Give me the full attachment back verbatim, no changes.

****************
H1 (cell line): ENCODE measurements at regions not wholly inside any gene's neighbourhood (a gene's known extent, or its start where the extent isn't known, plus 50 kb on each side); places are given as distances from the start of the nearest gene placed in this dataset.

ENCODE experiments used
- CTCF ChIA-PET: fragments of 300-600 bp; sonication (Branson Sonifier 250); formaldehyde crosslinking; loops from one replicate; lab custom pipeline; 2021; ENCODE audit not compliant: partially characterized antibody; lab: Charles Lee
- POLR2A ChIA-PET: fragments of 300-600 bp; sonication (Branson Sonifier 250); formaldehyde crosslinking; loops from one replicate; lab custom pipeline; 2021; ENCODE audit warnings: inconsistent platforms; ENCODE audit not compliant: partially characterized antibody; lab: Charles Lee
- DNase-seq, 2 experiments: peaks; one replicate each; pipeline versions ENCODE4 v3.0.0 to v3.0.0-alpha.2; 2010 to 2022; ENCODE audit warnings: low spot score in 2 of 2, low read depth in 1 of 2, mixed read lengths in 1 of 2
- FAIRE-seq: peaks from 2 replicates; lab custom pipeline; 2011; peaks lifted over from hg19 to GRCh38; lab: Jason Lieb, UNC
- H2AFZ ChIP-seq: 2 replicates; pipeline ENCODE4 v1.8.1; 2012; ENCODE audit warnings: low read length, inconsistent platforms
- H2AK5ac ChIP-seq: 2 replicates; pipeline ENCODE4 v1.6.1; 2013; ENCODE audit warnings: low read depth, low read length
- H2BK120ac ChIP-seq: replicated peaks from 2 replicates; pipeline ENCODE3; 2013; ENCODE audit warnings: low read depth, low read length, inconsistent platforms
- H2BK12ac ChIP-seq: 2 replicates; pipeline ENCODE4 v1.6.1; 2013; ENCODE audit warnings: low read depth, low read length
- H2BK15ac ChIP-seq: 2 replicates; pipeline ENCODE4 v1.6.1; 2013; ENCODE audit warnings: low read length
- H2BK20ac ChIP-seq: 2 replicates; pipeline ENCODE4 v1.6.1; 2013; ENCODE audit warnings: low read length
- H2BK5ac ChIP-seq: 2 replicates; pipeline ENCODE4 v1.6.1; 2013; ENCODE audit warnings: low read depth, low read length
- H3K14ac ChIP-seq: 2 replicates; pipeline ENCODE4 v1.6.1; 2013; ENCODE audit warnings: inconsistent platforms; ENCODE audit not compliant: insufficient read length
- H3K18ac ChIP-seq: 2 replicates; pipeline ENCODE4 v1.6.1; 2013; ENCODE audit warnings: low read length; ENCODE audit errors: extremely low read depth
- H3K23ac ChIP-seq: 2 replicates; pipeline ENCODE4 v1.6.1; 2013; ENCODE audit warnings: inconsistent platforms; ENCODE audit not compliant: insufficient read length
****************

H1 (cell line): ENCODE measurements at regions not wholly inside any gene's neighbourhood (a gene's known extent, or its start where the extent isn't known, plus 50 kb on each side); places are given as distances from the start of the nearest gene placed in this dataset.

ENCODE experiments used
- CTCF ChIA-PET: fragments of 300-600 bp; sonication (Branson Sonifier 250); formaldehyde crosslinking; loops from one replicate; lab custom pipeline; 2021; ENCODE audit not compliant: partially characterized antibody; lab: Charles Lee
- POLR2A ChIA-PET: fragments of 300-600 bp; sonication (Branson Sonifier 250); formaldehyde crosslinking; loops from one replicate; lab custom pipeline; 2021; ENCODE audit warnings: inconsistent platforms; ENCODE audit not compliant: partially characterized antibody; lab: Charles Lee
- DNase-seq, 2 experiments: peaks; one replicate each; pipeline versions ENCODE4 v3.0.0 to v3.0.0-alpha.2; 2010 to 2022; ENCODE audit warnings: low spot score in 2 of 2, low read depth in 1 of 2, mixed read lengths in 1 of 2
- FAIRE-seq: peaks from 2 replicates; lab custom pipeline; 2011; peaks lifted over from hg19 to GRCh38; lab: Jason Lieb, UNC
- H2AFZ ChIP-seq: 2 replicates; pipeline ENCODE4 v1.8.1; 2012; ENCODE audit warnings: low read length, inconsistent platforms
- H2AK5ac ChIP-seq: 2 replicates; pipeline ENCODE4 v1.6.1; 2013; ENCODE audit warnings: low read depth, low read length
- H2BK120ac ChIP-seq: replicated peaks from 2 replicates; pipeline ENCODE3; 2013; ENCODE audit warnings: low read depth, low read length, inconsistent platforms
- H2BK12ac ChIP-seq: 2 replicates; pipeline ENCODE4 v1.6.1; 2013; ENCODE audit warnings: low read depth, low read length
- H2BK15ac ChIP-seq: 2 replicates; pipeline ENCODE4 v1.6.1; 2013; ENCODE audit warnings: low read length
- H2BK20ac ChIP-seq: 2 replicates; pipeline ENCODE4 v1.6.1; 2013; ENCODE audit warnings: low read length
- H2BK5ac ChIP-seq: 2 replicates; pipeline ENCODE4 v1.6.1; 2013; ENCODE audit warnings: low read depth, low read length
- H3K14ac ChIP-seq: 2 replicates; pipeline ENCODE4 v1.6.1; 2013; ENCODE audit warnings: inconsistent platforms; ENCODE audit not compliant: insufficient read length
- H3K18ac ChIP-seq: 2 replicates; pipeline ENCODE4 v1.6.1; 2013; ENCODE audit warnings: low read length; ENCODE audit errors: extremely low read depth
- H3K23ac ChIP-seq: 2 replicates; pipeline ENCODE4 v1.6.1; 2013; ENCODE audit warnings: inconsistent platforms; ENCODE audit not compliant: insufficient read length